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Tableau Version 7 Challenges Old School BI

New version lets users centrally share the data engine while allowing multiple worksheets to leverage it.

Tableau rocked Las Vegas last week at its annual user conference. Over 1,400 attended, double last year's number, reflecting the company’s rapid growth and enthusiasm for its rapid-fire analytics.

CEO and co-founder Christian Chabot kicked off the conference with a keynote that both inspired attendees and summarily bashed traditional BI. He described the predominant form of business intelligence as “heavy, complicated, inflexible, slow moving, expensive. Data could be saving the day but it isn’t.” He challenged companies to free themselves of the “shackles of old school BI and to seize the opportunity to bring data out of the dark cellar to improve people’s lives.”

[ Get the latest BI news? See SAP And Oracle: Get Real About In-Memory Analysis.]

I had to chuckle at such bold criticism. Sometimes BI is complicated because the data is such a mess. That’s not the fault of the BI platform vendors, and it’s a problem that can plague a Tableau implementation as well. But part of Tableau’s appeal and why it's grown so rapidly is both the ease with which it can be deployed and how quickly visualizations and dashboards can be built with little or no training. It does make BI beautiful and fun, no doubt influenced in part by chief scientist and co-founder Pat Hanrahan an early Pixar employee with Steve Jobs.

If you’ve read my book Successful Business Intelligence: Secrets to Making BI a Killer App or heard me speak on themes from it, then you know that I too have said BI can make the world a better place. So I was most inspired by Chabot’s discussion of how Seattle Children’s Hospital is using Tableau to improve care and reduce costs.

Chabott showed a picture of himself in the operating room, reflecting his desire to understand first hand where Tableau is making a difference. You can listen to Tableau's story here.

I also liked that Seattle Children's Tableau evangelist, a business person, also insisted that the IT people tour the operating room so they could better understand the impact the dashboards were having. It would have been better, of course, if the IT people asked for the tour themselves, but maybe that kind of initiative from IT is still too much wishful thinking.

A key theme to the conference was Tableau 7, now in beta and expected to become generally available within 90 days. Reflecting a culture that cares about its employees, Tableau flew all its 300 plus employees to Las Vegas so they too could learn from customers. Seven engineers, dubbed the magnificent seven, took to the main stage to share highlights of the next release. I can’t think of another conference that so bravely put the brains behind the products in a keynote rather than a manager or marketing VP. It could have been a flop, but these people were amusing, smart, and above all, passionate about their work.

Software engineer Iain Heath showed the improved mapping feature in Tableau that can interpret inconsistent country names. In looking at something labeled, “Britain,” he quipped, “is Britain no longer Great?” (I am married to an Englishman, in case you didn’t know.)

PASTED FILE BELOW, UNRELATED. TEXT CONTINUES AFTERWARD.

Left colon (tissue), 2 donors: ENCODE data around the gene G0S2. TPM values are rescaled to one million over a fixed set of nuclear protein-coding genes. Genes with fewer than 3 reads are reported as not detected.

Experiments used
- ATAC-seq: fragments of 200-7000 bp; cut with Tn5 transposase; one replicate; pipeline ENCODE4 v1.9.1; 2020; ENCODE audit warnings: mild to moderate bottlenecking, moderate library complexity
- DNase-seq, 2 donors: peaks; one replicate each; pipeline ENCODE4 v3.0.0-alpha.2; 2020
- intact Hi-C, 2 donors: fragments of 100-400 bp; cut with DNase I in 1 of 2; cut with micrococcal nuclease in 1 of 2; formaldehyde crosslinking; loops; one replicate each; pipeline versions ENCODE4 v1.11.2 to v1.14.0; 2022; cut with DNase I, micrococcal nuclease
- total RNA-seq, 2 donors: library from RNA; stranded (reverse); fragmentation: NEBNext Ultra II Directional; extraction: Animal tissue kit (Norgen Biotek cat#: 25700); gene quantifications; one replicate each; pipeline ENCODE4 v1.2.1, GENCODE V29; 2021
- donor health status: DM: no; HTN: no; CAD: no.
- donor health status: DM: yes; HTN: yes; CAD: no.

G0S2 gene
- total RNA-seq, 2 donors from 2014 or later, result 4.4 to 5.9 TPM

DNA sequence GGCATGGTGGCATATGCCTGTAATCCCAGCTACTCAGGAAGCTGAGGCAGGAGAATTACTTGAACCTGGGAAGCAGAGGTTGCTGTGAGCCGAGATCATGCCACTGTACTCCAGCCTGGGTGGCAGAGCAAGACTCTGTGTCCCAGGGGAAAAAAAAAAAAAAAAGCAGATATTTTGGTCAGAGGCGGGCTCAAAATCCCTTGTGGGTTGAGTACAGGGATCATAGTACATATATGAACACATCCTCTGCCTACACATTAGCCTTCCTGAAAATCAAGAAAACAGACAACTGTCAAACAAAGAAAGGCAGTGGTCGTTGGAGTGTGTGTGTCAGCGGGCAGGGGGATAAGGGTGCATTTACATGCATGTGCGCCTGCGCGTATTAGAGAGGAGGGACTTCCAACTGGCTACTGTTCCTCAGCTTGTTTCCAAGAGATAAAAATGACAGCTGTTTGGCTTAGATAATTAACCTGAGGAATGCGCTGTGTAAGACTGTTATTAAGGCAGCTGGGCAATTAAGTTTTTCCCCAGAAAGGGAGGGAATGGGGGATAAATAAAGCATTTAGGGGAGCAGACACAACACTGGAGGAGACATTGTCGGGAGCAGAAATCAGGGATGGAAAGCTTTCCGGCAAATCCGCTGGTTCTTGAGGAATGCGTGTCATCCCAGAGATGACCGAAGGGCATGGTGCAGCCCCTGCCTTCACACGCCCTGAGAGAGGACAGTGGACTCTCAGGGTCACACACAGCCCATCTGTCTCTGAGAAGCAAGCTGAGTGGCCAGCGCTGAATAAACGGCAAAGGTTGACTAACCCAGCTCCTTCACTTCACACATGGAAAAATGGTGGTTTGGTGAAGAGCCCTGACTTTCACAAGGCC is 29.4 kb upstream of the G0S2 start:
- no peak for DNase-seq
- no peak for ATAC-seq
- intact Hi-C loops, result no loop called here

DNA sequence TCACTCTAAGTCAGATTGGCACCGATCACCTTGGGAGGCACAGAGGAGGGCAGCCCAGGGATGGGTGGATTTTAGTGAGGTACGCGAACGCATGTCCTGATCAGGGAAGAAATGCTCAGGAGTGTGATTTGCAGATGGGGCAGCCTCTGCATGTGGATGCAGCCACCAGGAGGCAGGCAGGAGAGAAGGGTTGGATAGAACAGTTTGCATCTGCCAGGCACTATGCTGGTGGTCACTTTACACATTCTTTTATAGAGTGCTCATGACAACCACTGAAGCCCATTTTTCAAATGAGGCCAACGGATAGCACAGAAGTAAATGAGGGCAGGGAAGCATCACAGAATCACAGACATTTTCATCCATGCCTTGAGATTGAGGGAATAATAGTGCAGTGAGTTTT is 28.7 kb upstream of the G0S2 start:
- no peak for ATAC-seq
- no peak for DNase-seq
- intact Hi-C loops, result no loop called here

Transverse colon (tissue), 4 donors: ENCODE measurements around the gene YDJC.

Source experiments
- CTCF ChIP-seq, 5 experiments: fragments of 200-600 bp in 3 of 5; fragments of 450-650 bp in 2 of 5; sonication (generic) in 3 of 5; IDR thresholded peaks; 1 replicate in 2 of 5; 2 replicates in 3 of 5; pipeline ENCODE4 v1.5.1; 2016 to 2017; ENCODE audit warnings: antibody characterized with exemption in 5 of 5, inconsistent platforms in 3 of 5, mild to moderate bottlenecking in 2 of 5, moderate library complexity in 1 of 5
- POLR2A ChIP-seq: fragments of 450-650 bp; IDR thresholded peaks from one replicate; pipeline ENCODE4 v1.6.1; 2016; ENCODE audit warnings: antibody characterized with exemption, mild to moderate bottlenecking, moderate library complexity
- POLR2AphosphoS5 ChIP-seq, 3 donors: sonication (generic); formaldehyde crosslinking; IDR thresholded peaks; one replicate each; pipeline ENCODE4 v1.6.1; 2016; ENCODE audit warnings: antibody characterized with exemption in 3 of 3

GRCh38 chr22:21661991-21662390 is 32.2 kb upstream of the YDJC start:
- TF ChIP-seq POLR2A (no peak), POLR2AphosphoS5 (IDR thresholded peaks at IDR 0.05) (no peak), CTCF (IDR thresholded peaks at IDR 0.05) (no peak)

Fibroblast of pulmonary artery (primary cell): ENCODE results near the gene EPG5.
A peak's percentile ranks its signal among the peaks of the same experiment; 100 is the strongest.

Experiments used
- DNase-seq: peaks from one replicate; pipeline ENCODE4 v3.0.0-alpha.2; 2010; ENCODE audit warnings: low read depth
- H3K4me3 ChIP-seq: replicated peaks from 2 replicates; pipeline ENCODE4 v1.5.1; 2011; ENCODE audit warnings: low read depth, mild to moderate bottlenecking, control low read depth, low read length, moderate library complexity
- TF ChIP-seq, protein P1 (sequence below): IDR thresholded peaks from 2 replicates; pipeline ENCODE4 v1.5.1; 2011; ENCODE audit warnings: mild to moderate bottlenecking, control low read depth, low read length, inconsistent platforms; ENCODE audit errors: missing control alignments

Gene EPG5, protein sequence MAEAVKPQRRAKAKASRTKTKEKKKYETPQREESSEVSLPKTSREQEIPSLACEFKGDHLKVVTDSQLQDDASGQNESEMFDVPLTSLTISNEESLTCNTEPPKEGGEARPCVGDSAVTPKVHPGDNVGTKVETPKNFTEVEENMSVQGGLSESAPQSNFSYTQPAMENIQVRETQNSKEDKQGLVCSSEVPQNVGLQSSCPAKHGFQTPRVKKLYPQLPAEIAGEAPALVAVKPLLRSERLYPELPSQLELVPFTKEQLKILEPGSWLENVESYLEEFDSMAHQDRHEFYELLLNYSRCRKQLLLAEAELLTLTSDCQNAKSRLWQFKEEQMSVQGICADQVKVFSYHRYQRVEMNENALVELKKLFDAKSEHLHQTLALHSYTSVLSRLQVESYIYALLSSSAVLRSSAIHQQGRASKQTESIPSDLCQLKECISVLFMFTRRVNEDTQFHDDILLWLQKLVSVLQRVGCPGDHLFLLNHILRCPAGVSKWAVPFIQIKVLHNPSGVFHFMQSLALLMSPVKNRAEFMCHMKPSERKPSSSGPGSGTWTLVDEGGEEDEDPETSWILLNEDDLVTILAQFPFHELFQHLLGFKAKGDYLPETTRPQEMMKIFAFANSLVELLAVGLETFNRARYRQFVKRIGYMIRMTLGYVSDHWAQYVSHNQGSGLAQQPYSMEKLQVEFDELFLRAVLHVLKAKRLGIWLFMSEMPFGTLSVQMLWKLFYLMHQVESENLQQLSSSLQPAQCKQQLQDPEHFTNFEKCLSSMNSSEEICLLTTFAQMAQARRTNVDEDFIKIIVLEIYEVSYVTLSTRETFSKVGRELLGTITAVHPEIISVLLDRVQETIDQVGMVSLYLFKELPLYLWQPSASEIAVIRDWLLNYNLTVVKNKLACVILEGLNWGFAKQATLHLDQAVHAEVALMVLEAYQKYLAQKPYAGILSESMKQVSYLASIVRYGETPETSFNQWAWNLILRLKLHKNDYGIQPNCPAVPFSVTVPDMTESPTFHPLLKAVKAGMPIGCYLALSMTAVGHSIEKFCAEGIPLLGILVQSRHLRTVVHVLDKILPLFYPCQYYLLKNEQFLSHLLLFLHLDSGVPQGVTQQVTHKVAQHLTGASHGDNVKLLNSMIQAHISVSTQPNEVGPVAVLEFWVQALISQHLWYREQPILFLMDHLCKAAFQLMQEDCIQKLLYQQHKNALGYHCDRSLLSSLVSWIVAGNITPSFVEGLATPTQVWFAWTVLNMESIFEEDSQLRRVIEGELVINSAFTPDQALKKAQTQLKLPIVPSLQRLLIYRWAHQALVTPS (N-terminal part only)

One of the biggest improvements in version 7 is the ability to centrally share the Tableau Data Engine while allowing multiple worksheets, created by multiple authors to leverage it. In the past, data and presentation were more tightly tied together. This new approach allows the engine to act as a kind of data mart. It also allows an author to create and share the meta data layer, with or without storing the data. This will be an important differentiator versus QlikTech.

In launching Tableau 7, a fun theme of the conference party was the Seven Wonders of the World. Can you name them (skip to the end to see the answers)? I liked the wine tasting in Italy, but rushed through the cigar smoke in Brazil. Kudos to the designer of the Seven Wonders Passport, one of those many passionate employees I got to meet.

This was the first Tableau conference I attended, even though I’ve been evaluating Tableau since 2007. The energy and focus reminded me of BI conferences before all the industry consolidation.

The Seven Wonders of the World (in no particular order):

Great Wall of China

Petra in Jordan

Christ the Redeemer in Brazil

Machu Picchu in Peru

Chichen Itza in Mexico

Colosseum in Italy

Taj Mahal in India

Cindi Howson is the founder of BI Scorecard, an independent analyst firm that advises companies on BI tool strategies and offers in-depth business intelligence product reviews.

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User Rank: Apprentice
10/28/2011 | 2:46:44 PM
re: Tableau Version 7 Challenges Old School BI
I'm very happy to hear that you liked Christian's story about the work we have done at Seattle Children's. I'd like to correct a misstatement in your assessment though. As the Director of Knowledge Management, I am the primary Tableau evangelist at Children's...and I work in IT. We have been very proud of the partnership we have formed between IT, business and clinical leaders throughout the organization. The tour Christian did of the OR and other areas was a combined effort of my team and OR leadership. I know many organizations may not have the same IT support, but we're quite proud of this partnership at Children's.

I completely agree with everything else about the conference last week. Great show.

Ted Corbett
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